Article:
Learn about Texas’ fence laws, as well as how they apply to car accidents involving cows, horses, or other livestock wondering loose on Texas roads and highways.
The state of Texas is what is called an “open range” or “fence out” state. What this means is the owner of livestock is not generally obligated to prevent his/her animals from venturing into the roadway. While this is true for many situations, there are a few very big exceptions to this common law rule.
Common law is so-named because it is a “case law” based on a judge’s ruling on a particular case rather than being a statute that the legislature enacts. Under this provision, Texas is an open range state. The law was originally affirmed in the 1890s and again in 1999 when the Texas Supreme Court ruled a horse’s owner had no obligation to prevent the animal from roaming on a road between a farm and market.
This means that by default, in many rural situations, the owner of the livestock assumes no liability for any injuries a motorist suffers in a collision with the livestock. There are two exceptions to this law, though: stock laws and those statutes that cover state and federal highways.
Local stock laws.
The Texas Legislature has approved the passage of local stock laws since 1876. The purpose of these stock laws is to modify the open-range common law for a particular community or county in Texas. These laws are taken under consideration by local voters, and the laws may include all, or just a portion of an individual county. If stock laws have been enacted in the area that your accident took place, landowners now have an obligation to prevent their animals from venturing into the roadway. This can include horses, mules, donkeys, cows, bulls, steer, hogs, sheep, or goats (although some local stock laws only pertain to certain types of animals). When they fail in this obligation by permitting livestock to run free and a motorist is injured as a result, they can be held liable for the victim’s money damages resulting from the car accident.
If you’re unsure of whether or not stock laws had been enacted where your accident took place, call Rasansky Law Firm (1-877-405-4313) and allow us to investigate your claim free of charge. Rasansky Law Firm is experienced in these type of accident cases, and we’re happy to research the law, review similar case law in the area, and explain the legal options available to you over the phone, in person, or by email if you prefer. There’s no obligation to hire us, but it you do, it costs you nothing out of pocket. We’ll front all of the costs, and only recover a portion of the award if we are successful in securing you a cash settlement or successful jury verdict.
State and Federal highways.
Another exception to the open range rule pertains to federal and state highways. Under the terms of the law, an animal owner is not permitted to “knowingly” permit specific animals to roam freely and unattended along a highway. This means that all U.S. and state highways are “closed range” under Texas law. What defines a highway? Under the terms of the statute, a highway is any federal or state highway, but excludes any farm-to-market roads. This can cause confusion, as two intersecting roadways in one county may fall under different areas of the law. Under the terms of the statute, liability for a resulting car accident falls upon either the person who owns the animals, or the person responsible for the control of those animals (such as in cases where the landowner leases his land to a third party and neither reserves the right to inspect the property nor assumes responsibility for the control of the animals).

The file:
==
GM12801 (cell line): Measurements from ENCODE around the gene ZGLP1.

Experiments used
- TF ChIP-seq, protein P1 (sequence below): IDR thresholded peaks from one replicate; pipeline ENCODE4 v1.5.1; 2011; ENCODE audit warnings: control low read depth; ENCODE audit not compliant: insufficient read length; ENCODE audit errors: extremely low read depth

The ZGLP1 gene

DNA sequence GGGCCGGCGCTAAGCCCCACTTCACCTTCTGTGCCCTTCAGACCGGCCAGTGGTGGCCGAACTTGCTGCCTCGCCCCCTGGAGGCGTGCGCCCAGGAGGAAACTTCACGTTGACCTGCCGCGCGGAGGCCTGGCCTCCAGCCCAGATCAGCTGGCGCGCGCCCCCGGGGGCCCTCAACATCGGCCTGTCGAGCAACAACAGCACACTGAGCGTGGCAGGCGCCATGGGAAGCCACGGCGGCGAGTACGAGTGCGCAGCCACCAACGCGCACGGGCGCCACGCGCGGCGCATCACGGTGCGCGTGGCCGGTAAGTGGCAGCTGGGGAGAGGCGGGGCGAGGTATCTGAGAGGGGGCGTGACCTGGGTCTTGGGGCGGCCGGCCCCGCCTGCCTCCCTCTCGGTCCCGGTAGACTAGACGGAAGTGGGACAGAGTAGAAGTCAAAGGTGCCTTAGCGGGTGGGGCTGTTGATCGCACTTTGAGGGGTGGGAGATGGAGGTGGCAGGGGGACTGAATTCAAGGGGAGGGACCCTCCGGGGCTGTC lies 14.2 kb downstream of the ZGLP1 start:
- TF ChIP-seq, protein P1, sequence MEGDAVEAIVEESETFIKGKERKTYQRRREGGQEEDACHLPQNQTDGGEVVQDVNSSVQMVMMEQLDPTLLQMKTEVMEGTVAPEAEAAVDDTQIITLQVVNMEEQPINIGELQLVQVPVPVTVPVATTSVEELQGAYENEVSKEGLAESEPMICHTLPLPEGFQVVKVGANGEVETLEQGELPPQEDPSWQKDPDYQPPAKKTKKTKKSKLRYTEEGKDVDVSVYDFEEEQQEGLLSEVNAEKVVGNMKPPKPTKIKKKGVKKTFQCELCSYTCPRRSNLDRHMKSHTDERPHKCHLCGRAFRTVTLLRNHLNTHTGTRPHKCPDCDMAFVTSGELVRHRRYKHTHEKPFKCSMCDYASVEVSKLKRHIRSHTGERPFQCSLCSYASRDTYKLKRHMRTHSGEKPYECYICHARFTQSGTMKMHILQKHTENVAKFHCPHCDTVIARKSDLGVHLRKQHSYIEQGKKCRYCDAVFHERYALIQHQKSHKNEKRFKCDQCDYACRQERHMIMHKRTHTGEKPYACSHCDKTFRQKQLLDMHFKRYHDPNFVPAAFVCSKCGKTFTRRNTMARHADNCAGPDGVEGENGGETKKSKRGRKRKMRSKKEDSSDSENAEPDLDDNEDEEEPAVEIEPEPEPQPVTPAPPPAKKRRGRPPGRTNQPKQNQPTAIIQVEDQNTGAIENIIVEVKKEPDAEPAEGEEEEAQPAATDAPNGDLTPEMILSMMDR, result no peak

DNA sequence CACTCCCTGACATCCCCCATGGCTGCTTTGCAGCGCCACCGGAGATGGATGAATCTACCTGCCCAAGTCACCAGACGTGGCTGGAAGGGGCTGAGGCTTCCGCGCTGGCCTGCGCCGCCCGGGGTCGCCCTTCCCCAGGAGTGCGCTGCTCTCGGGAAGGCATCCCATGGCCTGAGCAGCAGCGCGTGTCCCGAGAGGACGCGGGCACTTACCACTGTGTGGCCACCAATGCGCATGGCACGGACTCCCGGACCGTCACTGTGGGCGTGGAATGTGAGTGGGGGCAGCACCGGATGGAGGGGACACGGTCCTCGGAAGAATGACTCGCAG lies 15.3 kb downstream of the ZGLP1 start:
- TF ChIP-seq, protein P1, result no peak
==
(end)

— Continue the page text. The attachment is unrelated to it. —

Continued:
Proving that a defendant “knowingly” permitted his/her animals to roam free can be tough in some situations, but is generally based upon many factors, including:
- Evidence of open gates, broken fencing, or a disregard for keeping a closed range;
- Evidence of previous livestock escapes (and the owner’s subsequent remedial actions);
- Poor quality fencing unfit for ordinary use.
How it applies to your case.
In order to explain how the law is applied in different situations, we’ll use a hypothetical example. Let’s say that a horse is grazing in a pasture which belongs to its owner. The pasture is near a roadway, and sometime during the night, the horse escaped through an unlocked gate or damaged portion of the fence. The horse makes its way into the roadway, where a motorist strikes the animal. The incident caused damage to the vehicle and serious personal injuries to the motorist and two passengers. Who is responsible for the injuries sustained and the damage to the vehicle? That all depends where the accident occurred and which laws or statutes were in force at that location.
- If the location of the accident was a farm-to-market (FM) road where no stock laws were in existence, the open range rule of common law would mean that the owner of the horse would not be subject to any liability in the accident.
- If the location of the accident was a state or federal highway, it’s possible the horse owner could be held liable if it is determined the horse owner knowingly permitted his animal to run free on the roadway. It wouldn’t matter if there was a local stock law in effect or not.
- If the accident took place on a farm-to-market road where there was a stock law in effect, the stock law would determine whether there was any liability on the part of the livestock owner. Since there are differences in each local stock law, there would be a need to review the exact provisions that apply in the location where the accident happened.
Still have questions? Call us at 1-877-405-4313!
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The attorneys at Rasansky Law Firm are happy to speak with you about your potential case free of charge. If we can help with your claim, we’ll do so for no out-of-pocket cost to you. Call us 24/7 at (214) 651-6100, or toll-free at 1-877-405-4313.